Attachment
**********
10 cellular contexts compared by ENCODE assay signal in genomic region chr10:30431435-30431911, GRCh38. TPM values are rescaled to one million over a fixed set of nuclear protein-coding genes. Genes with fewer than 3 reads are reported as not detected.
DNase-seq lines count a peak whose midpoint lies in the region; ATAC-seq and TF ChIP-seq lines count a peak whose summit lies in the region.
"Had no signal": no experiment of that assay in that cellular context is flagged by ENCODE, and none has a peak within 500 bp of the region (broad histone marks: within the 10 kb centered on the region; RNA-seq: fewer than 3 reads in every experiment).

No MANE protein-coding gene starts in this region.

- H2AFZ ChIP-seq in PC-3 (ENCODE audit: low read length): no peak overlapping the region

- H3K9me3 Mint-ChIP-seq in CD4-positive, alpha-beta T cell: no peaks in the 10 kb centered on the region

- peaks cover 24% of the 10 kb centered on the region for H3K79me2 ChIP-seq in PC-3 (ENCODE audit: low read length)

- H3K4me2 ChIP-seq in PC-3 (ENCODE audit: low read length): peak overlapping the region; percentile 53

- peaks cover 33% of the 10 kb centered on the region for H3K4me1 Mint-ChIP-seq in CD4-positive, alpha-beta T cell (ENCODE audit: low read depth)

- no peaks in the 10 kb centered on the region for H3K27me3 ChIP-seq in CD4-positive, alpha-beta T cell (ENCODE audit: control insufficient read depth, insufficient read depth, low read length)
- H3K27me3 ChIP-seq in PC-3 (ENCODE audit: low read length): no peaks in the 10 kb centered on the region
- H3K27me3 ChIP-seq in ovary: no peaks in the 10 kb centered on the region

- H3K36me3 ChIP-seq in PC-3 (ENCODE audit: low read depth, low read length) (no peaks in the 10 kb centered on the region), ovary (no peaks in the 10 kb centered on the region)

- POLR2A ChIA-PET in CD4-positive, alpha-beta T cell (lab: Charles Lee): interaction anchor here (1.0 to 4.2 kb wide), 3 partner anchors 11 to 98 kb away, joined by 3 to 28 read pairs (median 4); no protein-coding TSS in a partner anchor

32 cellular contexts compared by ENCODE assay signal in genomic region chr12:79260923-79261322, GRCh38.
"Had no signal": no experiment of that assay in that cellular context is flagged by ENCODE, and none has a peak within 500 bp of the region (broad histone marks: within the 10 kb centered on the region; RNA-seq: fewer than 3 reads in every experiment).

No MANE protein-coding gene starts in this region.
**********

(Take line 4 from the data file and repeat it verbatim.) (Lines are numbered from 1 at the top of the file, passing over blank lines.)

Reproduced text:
No MANE protein-coding gene starts in this region.